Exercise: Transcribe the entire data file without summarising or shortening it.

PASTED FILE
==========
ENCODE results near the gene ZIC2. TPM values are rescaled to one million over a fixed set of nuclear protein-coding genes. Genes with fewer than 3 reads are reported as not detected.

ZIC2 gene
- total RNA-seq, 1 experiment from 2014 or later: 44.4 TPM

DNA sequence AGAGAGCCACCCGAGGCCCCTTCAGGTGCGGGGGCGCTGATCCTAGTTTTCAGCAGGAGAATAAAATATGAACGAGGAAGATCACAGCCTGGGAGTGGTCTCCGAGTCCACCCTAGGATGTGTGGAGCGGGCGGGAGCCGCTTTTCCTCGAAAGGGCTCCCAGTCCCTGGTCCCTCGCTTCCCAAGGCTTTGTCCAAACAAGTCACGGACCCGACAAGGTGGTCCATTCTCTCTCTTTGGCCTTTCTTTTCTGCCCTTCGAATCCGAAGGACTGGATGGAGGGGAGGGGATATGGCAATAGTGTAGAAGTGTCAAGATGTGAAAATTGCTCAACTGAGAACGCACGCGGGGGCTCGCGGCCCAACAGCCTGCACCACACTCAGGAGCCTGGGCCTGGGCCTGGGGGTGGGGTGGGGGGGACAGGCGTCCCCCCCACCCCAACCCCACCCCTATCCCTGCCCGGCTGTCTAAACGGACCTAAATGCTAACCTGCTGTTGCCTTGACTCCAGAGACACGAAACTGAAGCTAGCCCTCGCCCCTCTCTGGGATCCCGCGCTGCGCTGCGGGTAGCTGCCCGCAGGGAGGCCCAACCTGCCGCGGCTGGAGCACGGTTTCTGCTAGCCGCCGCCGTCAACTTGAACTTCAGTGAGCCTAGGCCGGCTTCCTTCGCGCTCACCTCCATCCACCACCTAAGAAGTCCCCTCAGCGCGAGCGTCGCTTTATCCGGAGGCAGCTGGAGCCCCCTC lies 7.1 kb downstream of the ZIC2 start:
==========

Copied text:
ENCODE results near the gene ZIC2. TPM values are rescaled to one million over a fixed set of nuclear protein-coding genes. Genes with fewer than 3 reads are reported as not detected.

ZIC2 gene
- total RNA-seq, 1 experiment from 2014 or later: 44.4 TPM

DNA sequence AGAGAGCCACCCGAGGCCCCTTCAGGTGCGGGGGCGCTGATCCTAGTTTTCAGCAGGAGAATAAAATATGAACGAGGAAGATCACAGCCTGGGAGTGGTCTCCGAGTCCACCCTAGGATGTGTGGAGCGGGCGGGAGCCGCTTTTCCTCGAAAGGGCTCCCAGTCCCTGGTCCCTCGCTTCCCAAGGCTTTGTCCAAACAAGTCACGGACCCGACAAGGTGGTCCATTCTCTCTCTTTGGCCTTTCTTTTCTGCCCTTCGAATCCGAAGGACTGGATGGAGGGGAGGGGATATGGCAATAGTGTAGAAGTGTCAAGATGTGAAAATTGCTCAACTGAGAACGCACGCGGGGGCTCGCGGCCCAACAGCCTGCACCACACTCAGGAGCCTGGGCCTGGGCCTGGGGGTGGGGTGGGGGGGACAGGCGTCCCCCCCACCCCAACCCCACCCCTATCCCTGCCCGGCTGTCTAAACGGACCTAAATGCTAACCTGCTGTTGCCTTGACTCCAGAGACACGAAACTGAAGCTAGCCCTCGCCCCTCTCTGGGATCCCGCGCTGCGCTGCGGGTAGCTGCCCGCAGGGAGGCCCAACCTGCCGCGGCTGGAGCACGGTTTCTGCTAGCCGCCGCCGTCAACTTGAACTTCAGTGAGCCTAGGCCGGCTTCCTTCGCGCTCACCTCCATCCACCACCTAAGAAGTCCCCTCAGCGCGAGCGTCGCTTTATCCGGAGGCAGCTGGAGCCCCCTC lies 7.1 kb downstream of the ZIC2 start: